Just over a century ago most babies were born at home with or without an attending obstetrician, aided by an army of grandmothers, aunts and close female friends. As the years went by, more women starting having babies in hospitals. They were usually under heavy sedation, dad was in the waiting room outside, the baby was delivered in a very sterile almost surreal environment, and when mom woke up several hours later she learned whether she would be buying pink or blue. With the advancement in pain management, labor/delivery techniques and mothers' desire to "experience" the birth of their baby, rather than sleep through it and their desire to have dad in on the event, today most expectant mothers are fully alert during labor and delivery. Dad is right by her side coaching and calming his laboring partner as they wait for their little one to arrive. The mechanics of childbirth have come so far that now expectant parents are taking advantage of advanced prenatal care and specially trained medical professionals and are opting to step back in time choosing to have their baby at home. Home births are on the rise as more parents wish to deliver their babies without drugs, in a familiar setting where they can be more in charge of the action. Advocates of home birthing believe pregnancy and childbirth should be treated as a normal physiological process not as a medical emergency. All the experts on home birth agree that if you want to have your baby at home, it is imperative that an experienced certified nurse-midwife or a qualified physician attend the birth. The best way to plan your home birth experience is to seek out a certified nurse-midwife or physician with experience delivering babies in non-medical settings. There are many reasons people choose to give birth at home, and most have more to do with feelings than statistics. Conception, pregnancy, birth and breastfeeding are wonderful, natural processes and when asked, most women are reluctant to see labor as a "medical" event. For some expectant mothers going to the hospital to have their baby brings on feelings ranging from extreme anxiety to alienation when they enter labor and delivery at their hospital. For some, just being in a hospital can affect their ability to concentrate and achieve the tranquility and state of mind needed to manage contractions on their own. They feel distracted by strange surroundings and the monitoring equipment. Many moms are stressed by interruptions from hospital staff, even the distress of other laboring mothers. Home birth isn't for everyone. Only healthy mothers-to-be with a normal obstetrical and medical history and who haven't had a previous cesarean section should consider giving birth at home. Expectant mothers with any medical or pregnancy complications such as high blood pressure, excess amniotic fluid, multiple gestation or any other compromising condition should not consider home birth as an alternative to a standard hospital delivery. Safety of mother and baby are always the overriding concern when considering the option of delivering your baby at home. First and foremost every expectant parent wants to hear "you have a HEALTHY baby girl or boy" but delivering a healthy baby is not the only measure of a satisfying and successful childbirth experience. Childbirth is one of the most intense emotional, as well as physical experiences, for any couple. The sheer power and joy of birth can survive a negative experience but all too often something is lost if the experience was stressful and traumatic due to hospital procedures and medical staff. Many new parents report more satisfaction and fulfillment from a home birth rather than a traditional hospital delivery. Home birth gives expectant parents important psychological advantages. Many parents decide they just don't want to give birth in a hospital or medical environment. Some expectant mothers want the peace and sense of control that a home birth can provide. A home birth allows you to deliver in the comfort of your own home, in your own bed, where you can avoid unwanted medical intervention. Experts and new parents alike feel that home birth provides tremendous opportunities for bonding, because your baby is not whisked away for standard hospital procedures or to spend the night in the nursery. Expectant parents have complete control over the environment and who attends the birth, including other children, relatives, and friends. F or second time parents, the home birth experience has even more to offer. Seasoned expectant parents have more of an idea what to expect during labor and delivery and older children are spared the double whammy of a new baby and an absence of mom and dad. Research on home births shows that mothers, whose babies have been born at home, seem to find that the home birth makes it easier for their older children to accept the new baby. No parent can know how a toddler feels meeting a new brother or sister for the first time in hospital. For young children, especially, that first meeting can be one of excitement, frustration and angst all rolled into one because here is their mommy, in a strange bed, in a totally strange place, and the new baby has her all to itself. There are drawbacks to be considered if you are thinking that a home birth may be for you. Of course, the most obvious drawback is that not everything a hospital offers will be available at your home. If complications develop or the delivery becomes an emergency situation, you may need the expertise of the hospital staff and certain equipment. For this reason, it is best to only consider labor and delivery at home if you are within 20 minutes or less of the nearest hospital. You must have reliable transportation and you need to know the most direct route to the hospital. Having a safe and satisfying home birth experience will depend a great deal on the expectant mother choosing a well-rounded and experienced certified nurse-midwife or attending physician. When you're choosing a home-birth midwife, ask about her education, her credentials, and her experience with home births, as well as how she handles complications. Ask what equipment she will bring to your home. You will want to discuss what type of care you can expect for your baby right after the birth. Make sure that the nurse-midwife you choose will take care of postpartum procedures such as tetracycline or erythromycin ointment for your baby's eyes and suctioning of mucus. Most experts agree that you should choose a nurse-midwife who has delivered at least 50 to 100 babies and is well schooled in resuscitative techniques. Experts also recommend that you establish a relationship with a pediatrician in advance and take your newborn in for a visit as soon as possible after the birth. If you are considering a home birth, talk to other parents who have given birth at home and find out what they liked and did not like about their care giver but don't wait until a month before your due date to start your homework. Another detail you'll want to take care of well in advance of the birth of your baby is help at home. If you're considering a home birth, be sure to line up some help for after the baby comes. With a home birth, you won't have all those extra hands provided by the hospital nursery. Talk with family and friends and schedule them in advance to come and stay for a few days. Another option would be to hire a postpartum doula. These professional baby/postpartum mother nurses can be pricey but well worth the investment if you don't have an abundance of family and friends close by and especially if you have other children to care for in addition to your new arrival. For more information on the how to prepare for a home birth, you can contact The American College of Nurse Midwives (ACNM) in Washington, D.C. at (888) M-I-D-W-I-F-E. They can direct you to home-birth resources, including a list of certified nurse-midwives, in your area. You can also visit the ACNM website at Another resource is the Midwives Alliance of North America. They can be contacted at 316-283-4543 or visit their website at You can also contact The Association for Childbirth at Home International at 213-663-4996. They act as a clearinghouse for home-birth information, resources and support for expectant parents exploring the home birth option. Anyone have a home birth and want to share their experience/advice? Leave a comment!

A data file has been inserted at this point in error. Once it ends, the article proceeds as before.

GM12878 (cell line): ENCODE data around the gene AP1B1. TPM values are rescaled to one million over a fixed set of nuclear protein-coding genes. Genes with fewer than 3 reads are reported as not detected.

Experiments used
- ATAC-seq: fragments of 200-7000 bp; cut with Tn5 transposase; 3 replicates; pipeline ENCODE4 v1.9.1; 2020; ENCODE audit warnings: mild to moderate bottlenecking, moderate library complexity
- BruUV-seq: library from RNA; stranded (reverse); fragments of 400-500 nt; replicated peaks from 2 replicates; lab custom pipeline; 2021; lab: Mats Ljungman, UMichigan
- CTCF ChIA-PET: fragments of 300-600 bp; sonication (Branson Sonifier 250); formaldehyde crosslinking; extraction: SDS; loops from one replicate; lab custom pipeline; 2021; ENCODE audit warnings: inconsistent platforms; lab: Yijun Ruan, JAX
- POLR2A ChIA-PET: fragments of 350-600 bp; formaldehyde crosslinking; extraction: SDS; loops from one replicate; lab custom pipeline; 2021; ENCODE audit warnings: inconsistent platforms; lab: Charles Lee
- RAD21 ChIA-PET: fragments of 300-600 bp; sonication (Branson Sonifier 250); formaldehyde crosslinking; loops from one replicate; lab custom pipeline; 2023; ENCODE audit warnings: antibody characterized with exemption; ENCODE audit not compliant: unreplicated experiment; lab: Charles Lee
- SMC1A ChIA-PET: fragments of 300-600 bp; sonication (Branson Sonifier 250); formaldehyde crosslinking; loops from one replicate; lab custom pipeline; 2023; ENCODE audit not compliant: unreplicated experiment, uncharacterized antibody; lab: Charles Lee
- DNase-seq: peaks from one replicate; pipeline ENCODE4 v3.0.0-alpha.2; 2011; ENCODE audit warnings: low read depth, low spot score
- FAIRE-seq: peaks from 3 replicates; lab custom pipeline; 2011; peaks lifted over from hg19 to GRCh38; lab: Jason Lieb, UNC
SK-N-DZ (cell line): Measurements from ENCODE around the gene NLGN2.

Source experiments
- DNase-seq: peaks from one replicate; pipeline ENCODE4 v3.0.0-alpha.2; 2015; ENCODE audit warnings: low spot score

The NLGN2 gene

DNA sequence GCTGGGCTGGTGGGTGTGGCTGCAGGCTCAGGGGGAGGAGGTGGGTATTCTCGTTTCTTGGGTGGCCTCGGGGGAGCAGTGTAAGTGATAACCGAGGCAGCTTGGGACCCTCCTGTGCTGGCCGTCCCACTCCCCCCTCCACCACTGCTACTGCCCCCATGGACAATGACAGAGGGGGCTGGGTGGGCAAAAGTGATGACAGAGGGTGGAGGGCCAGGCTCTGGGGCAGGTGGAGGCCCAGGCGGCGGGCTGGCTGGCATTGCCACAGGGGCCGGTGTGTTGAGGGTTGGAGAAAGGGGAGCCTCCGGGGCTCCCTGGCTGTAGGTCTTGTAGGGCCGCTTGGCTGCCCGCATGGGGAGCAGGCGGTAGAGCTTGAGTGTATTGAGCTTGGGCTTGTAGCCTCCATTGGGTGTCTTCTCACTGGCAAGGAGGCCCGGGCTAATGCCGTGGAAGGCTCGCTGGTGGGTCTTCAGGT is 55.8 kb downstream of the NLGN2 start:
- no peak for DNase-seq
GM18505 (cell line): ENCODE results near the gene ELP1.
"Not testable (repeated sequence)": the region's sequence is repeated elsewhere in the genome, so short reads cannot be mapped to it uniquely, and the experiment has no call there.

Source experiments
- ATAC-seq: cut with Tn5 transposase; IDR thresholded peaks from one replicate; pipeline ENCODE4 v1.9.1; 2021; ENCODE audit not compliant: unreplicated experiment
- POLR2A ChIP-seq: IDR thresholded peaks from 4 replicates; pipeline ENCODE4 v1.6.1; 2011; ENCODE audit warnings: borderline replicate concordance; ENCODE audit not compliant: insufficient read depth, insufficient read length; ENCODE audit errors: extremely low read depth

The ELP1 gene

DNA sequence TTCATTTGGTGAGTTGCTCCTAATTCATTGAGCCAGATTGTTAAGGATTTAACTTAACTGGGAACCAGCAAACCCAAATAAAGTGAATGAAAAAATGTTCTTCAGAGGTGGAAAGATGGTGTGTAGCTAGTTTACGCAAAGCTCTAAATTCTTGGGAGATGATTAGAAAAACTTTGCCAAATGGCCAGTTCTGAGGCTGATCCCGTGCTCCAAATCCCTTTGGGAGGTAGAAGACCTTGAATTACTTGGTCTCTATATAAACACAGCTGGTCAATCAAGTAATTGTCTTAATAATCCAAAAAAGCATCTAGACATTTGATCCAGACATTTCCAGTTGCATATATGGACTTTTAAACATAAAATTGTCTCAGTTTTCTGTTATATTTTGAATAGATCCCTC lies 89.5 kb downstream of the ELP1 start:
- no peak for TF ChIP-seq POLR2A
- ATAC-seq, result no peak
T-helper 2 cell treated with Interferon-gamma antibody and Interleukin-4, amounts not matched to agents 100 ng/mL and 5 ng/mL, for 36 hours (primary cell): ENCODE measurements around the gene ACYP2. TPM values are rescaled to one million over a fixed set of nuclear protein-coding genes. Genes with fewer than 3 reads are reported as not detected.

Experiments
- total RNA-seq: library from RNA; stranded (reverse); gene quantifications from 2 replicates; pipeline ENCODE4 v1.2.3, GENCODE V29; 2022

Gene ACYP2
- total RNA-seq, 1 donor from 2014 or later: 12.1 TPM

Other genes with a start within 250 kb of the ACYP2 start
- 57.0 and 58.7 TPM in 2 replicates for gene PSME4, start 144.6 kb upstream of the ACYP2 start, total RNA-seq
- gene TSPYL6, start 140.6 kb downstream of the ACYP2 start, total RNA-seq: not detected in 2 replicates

Can I highlight my hair if I'm pregnant?